Hardware Today: Energy Efficiency Hits the Data Center

Everybody is talking about energy efficiency these days. Chipmakers began the trend when they switched from a power race to a performance-per-watt competition. Cooling vendors have also gotten into the act, raising their profile on the IT landscape by offering myriad ways to keep the server room temperature down. Systems vendors, naturally, have responded by building power and cooling features into their product lines.

Energy efficiency has become a top priority for chip vendors, OEMs and cooling vendors, alike.

"There is definite market pressure on systems OEMs to increase the productivity per watt of computer systems in order to do more work less heat output and power input," says Andreas Antonopoulos, an analyst at New York City based Nemertes Research. "Multi-core technologies are a move in that direction."

Intel has been branded as one of the principal culprits in terms of power hunger. In this arena, its processors have long fared poorly compared to the more energy efficient AMD Opteron chip.

The original Pentium processor, for example, pulled less than 20 Watts. Fast forward a few years, and some recent Intel chips peaked at around 150 watts.

"We were going for power, not heat efficiency," says Chia-pin Chiu, principal engineer at Intel. "Now the focus is on efficiency. For the same power, the stress is on doubling or tripling performance via multi-core chips."

All systems vendors have incorporated AMD and Intel dual-core processors into their latest blades and servers. Sun Microsystems, for example, adopted the AMD Opteron for its x64 line of x86 servers. But that is far from the only power saving features it employs.

"As well as the energy efficiency of the AMD Opteron, our x64 designs have improved airflow and fan positioning features," says Ted Gibson, an engagement architect at Sun.

Moving to Sun's SPARC models, the Sun Fire T1000 and T2000 servers come with CoolThreads technology, which surpasses both AMD and Intel in terms of performance per watt. At 8 cores for 70 watts, the two x86 chip vendors have a long way to go catch up.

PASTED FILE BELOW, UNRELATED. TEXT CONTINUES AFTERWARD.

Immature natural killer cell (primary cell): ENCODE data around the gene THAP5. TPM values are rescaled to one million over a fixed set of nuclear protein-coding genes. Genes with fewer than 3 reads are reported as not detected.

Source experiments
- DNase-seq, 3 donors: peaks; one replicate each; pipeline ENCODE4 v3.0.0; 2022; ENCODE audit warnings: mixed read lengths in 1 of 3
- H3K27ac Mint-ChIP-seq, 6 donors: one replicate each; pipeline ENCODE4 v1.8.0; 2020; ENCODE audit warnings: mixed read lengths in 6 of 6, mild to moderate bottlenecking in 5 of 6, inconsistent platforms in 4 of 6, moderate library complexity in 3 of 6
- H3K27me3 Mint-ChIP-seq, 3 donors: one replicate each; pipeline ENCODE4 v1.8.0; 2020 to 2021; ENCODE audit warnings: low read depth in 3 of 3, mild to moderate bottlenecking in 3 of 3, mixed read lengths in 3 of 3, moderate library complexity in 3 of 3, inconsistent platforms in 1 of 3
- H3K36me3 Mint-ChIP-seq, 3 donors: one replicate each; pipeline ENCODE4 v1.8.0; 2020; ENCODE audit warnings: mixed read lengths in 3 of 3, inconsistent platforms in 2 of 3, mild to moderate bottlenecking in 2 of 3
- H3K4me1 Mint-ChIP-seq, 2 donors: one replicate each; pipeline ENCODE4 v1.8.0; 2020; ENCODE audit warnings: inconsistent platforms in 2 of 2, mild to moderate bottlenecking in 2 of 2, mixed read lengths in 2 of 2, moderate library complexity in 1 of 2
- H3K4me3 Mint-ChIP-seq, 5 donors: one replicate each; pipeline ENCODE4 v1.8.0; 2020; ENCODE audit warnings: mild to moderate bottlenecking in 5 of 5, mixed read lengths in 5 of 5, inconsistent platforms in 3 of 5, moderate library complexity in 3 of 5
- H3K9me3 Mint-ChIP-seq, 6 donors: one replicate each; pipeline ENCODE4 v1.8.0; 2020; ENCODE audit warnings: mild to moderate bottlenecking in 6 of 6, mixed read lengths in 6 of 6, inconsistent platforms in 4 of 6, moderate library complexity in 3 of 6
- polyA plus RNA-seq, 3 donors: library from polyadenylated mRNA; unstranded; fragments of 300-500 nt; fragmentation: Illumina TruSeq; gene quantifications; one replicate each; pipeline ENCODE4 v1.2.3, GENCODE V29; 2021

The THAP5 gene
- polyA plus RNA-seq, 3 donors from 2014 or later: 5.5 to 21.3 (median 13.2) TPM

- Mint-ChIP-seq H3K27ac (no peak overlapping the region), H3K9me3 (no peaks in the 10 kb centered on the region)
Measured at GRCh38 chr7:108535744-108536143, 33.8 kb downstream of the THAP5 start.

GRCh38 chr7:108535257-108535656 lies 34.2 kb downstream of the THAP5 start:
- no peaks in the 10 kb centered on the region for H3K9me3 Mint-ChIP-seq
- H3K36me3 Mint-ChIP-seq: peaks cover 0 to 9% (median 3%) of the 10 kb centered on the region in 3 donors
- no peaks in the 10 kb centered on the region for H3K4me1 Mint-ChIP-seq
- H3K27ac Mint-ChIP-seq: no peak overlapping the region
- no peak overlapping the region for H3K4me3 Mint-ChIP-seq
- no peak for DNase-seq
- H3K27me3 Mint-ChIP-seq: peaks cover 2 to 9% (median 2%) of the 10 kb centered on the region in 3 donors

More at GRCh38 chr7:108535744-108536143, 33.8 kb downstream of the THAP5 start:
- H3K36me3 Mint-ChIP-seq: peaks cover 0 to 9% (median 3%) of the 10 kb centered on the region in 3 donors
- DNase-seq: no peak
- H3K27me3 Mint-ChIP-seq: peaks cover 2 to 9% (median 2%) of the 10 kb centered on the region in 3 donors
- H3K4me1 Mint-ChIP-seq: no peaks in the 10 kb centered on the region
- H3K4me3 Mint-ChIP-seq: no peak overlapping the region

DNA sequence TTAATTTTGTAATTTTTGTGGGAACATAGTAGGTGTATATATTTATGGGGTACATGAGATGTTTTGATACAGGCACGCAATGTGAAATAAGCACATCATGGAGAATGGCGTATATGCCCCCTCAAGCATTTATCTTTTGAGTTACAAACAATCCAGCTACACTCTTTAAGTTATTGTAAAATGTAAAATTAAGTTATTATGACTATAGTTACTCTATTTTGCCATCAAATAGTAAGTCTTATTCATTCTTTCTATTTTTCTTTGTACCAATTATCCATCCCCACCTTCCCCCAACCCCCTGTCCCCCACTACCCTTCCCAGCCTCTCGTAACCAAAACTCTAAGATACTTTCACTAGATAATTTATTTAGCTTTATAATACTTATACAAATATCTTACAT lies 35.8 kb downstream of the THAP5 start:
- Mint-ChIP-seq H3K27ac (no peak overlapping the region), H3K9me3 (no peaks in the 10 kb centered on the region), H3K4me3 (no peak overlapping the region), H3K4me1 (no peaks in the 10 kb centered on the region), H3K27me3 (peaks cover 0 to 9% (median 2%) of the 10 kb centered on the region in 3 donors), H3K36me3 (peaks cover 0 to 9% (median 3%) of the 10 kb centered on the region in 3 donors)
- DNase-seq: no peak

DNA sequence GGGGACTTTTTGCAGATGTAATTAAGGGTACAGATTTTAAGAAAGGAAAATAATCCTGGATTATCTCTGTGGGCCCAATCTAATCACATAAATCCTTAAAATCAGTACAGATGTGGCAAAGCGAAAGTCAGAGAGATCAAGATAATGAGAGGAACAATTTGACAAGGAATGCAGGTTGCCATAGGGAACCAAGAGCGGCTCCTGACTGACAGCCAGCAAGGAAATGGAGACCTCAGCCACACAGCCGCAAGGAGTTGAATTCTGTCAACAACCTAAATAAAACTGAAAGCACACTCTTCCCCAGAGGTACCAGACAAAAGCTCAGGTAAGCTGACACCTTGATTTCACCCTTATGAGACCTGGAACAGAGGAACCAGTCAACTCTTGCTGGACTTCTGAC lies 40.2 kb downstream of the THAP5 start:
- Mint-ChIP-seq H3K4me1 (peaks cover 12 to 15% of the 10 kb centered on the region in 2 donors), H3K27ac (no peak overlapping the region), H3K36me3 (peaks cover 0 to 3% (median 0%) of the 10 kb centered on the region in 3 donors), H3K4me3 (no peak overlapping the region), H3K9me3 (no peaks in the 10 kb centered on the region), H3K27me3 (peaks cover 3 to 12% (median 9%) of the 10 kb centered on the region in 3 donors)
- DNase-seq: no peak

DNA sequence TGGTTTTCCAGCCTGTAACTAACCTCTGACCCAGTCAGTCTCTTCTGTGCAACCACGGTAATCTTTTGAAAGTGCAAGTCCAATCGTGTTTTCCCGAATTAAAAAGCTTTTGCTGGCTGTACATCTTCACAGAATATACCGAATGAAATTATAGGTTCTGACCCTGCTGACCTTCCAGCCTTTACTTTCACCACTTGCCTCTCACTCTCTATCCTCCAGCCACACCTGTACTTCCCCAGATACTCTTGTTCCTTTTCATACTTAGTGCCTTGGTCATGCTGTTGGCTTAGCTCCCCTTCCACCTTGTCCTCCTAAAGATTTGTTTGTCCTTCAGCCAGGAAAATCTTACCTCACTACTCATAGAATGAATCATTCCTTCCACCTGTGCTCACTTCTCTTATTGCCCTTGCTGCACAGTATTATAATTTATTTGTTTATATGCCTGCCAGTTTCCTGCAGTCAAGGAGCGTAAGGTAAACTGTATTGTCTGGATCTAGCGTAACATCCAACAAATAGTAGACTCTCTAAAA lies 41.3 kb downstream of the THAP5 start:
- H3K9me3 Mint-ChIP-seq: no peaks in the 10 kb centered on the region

Dell Gets the Power Message

Dell recently opened its doors to AMD Opteron. Two AMD servers have been released that give Dell a chance to compete in more power-sensitive markets. But the company realizes cutting power costs involves more than the chip.

"Power and thermal efficiency is top of mind," says Dell CTO Kevin Kettler. "To drive maximum efficiency, you have to look at all levels of integration, from the client to the silicon, software, data center infrastructure and management systems."

To illustrate his point, he discusses an analysis of power consumption at a Dell data center: 41 percent of power went to IT equipment, 28 percent went to power distribution, and 31 percent was consumed by cooling gear. Within the IT equipment category, servers soaked up 40 percent, storage 37 percent, and communications and networking equipment 23 percent.

"When we analyzed further, we found that the CPU consumes 31 percent of server power," says Kettler. "That translates into only 6 percent of total power being locked up in the CPU. So it's definitely not just about the processor."

As a sign of the changing times, Dell released a Data Center Planner, available at http://www.Dell.com/energy. It is designed to help IT staff bear in mind the many factors involved in keeping energy demands low.

Large and Small